Jeanne Dyches

Like many teachers, I pull from various textbooks and resources to ensure my students have access to the readings and ideas essential to the topic at hand. For the better part of a decade now, I have been teaching a course titled EDUC 395: Teaching Disciplinary Literacy to teacher candidates at Iowa State University. Every semester, I strategically cobble together materials that speak to disciplinary literacy, equity, and justice-oriented literacy instruction, and fuse them for my students’ learning. I have yet to locate a singular text that helps my students understand how to “do” disciplinary literacy in a manner that aligns with critical literacy–that is, the notion that all texts are power-imbued and should be questioned. Textbooks seem to send the message: you can do standards-aligned disciplinary literacy instruction, or justice-oriented, equity-minded instruction–but you can’t do both.

Because textbooks often isolate disciplinary literacy concepts and issues of critical literacy, and a text that melds these often isolated fields has yet to emerge, there is a shared pedagogical need between in-service and pre-service teachers, as well as teacher educators, for a text that offers readers an assortment of accessible, ready-to-implement disciplinary literacy strategies informed by critical lenses–that is, critical disciplinary literacy (CDL) strategies. This textbook, co-created with students in EDUC 395: Teaching Disciplinary Literacy, and supported by CDL experts, offers accessible, research-based, multidisciplinary CDL strategies ready for implementation in secondary classrooms. Moreover, this text fills a void in the field by showing educators how they can teach to name and disrupt oppression while meeting national and local standards (Dyches, Sams, & Boyd, 2020; Dover, 2013).

What is Disciplinary Literacy?

Virtually all national standards for secondary students (grades 6-12) in the United States require teachers to facilitate students’ disciplinary literacies (Berry & Aldrich, 2022; Zygouris-Coe, 2012). Disciplinary literacy (Shanahan & Shanahan, 2008) complicates the one-size-fits-all notion that “all teachers are teachers of reading,” and instead tasks educators with de-mystifying for their students the unique ways in which disciplines work. In most approaches to disciplinary literacy instruction, secondary students must consider how field experts think and perform if they are to flourish in mainstream academic settings.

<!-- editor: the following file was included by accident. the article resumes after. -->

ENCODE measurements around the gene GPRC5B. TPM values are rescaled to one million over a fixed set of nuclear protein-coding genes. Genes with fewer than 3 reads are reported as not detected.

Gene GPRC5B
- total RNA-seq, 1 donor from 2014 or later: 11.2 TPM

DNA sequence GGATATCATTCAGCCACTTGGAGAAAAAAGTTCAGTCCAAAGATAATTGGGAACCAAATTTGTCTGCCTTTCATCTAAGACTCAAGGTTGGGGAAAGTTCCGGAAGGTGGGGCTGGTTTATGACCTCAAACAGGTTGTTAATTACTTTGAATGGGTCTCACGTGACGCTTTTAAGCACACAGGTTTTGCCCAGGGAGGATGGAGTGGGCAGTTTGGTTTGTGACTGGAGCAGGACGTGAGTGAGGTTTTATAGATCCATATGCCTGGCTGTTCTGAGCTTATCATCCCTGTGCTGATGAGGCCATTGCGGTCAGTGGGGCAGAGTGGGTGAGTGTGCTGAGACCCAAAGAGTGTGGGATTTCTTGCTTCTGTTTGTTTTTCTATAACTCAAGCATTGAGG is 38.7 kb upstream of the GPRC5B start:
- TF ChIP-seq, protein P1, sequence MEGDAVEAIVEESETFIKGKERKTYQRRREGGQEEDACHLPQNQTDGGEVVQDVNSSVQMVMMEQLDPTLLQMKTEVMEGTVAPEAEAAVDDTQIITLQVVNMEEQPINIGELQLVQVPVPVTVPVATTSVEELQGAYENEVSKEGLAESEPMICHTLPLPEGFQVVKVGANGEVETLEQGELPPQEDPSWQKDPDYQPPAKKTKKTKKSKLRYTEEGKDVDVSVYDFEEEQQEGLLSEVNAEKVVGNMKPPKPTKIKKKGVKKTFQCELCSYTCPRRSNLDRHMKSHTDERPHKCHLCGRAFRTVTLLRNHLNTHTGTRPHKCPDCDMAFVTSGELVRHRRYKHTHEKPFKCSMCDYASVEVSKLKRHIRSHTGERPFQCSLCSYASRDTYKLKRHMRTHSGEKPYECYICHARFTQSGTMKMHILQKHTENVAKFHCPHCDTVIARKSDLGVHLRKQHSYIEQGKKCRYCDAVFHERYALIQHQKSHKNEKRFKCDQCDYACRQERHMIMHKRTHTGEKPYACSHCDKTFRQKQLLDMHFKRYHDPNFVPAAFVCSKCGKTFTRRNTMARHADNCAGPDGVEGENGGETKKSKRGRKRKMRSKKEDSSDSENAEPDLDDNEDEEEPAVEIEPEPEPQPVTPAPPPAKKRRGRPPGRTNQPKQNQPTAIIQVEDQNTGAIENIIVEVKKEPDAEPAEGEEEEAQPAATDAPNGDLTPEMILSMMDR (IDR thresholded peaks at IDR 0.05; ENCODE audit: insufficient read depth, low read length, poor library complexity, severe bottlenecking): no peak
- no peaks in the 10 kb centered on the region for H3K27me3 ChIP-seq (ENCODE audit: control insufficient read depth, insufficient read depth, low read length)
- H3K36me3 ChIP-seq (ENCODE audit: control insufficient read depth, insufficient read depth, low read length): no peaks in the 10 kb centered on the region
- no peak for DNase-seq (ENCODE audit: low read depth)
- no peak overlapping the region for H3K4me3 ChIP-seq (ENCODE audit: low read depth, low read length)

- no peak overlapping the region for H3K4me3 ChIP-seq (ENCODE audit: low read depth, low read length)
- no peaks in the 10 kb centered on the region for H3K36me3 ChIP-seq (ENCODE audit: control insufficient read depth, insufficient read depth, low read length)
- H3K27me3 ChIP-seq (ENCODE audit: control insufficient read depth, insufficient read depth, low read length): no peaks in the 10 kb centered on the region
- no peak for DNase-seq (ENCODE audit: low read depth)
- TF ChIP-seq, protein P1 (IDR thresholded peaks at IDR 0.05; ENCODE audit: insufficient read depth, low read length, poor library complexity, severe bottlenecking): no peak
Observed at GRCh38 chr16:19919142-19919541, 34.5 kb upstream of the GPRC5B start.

But recently emerging scholarship suggests that disciplinary literacy is, by itself, an incomplete and potentially problematic approach to secondary literacy instruction (Dyches, 2021; under review; Dobbs, 2020; Moje, 2015; Wrenn & Gallagher, 2021). Prompting students to “think like” or even “be” an expert (Berry & Aldrich, 2022) relates implicit messaging about whose knowledge is–and isn’t–valued in secondary spaces. Students, particularly those belonging to marginalized groups, may feel that their funds of knowledge are incompatible with those deemed “academic” in nature. Moreover, research continues to call for generative approaches to disciplinary literacy that de-neutralize students’ thinking of academic knowledges as static, monolithic, apolitical entities, and instead highlight the ways in which disciplines, and education more broadly, are always connected to power structures (Dyches, 2022; Hinchman & O’Brien, 2019; Moje, 2015).

How is Critical Disciplinary Literacy Different?

Critical disciplinary literacy prompts students to name, confront, and analyze issues of equity and power relative to their respective disciplines. CDL understands disciplines as unique communities with their own specialized (and often exclusionary) skills, norms, practices, and discourses, but deviates from conventional applications of disciplinary literacy by responding to the ways in which power systems and their attendant analytic skills work differently based on the disciplines at hand (e.g., Dyches, 2018; 2021; 2022; Wrenn & Gallagher, 2021). Applying the CDL skills of “reading the word and the world” (Freire & Macedo, 1987) to understand the power dynamics of, and inequities involved in, vaccine distributions requires a different skill set and strategy approach than locating textual representations of toxic masculinity in Romeo and Juliet. CDL acknowledges these nuances across disciplines, and that students’ acquisition of these skills is not an inevitable outcome.

Why Does CDL Instruction Matter?

Multiple state and national organizations require pre-service teachers to show evidence of their understanding, and ability to create instruction responsive to, disciplinary literacy and cultural competencies. Supporting pre-service students as they learn to meld these instructional approaches prepares them for their work as in-service teachers. Pre-service teachers’ successes will have a direct impact on secondary students in public schools: as these new teachers enter classrooms, they will be better equipped with the skills to support students’ disciplinary learning in engaging and sociopolitically relevant ways.

The textbook’s objectives are far-ranging, supporting both pre- and in-service teachers’ efforts to confidently approach CDL instruction.

  • To help pre-service teachers apply critical disciplinary literacy;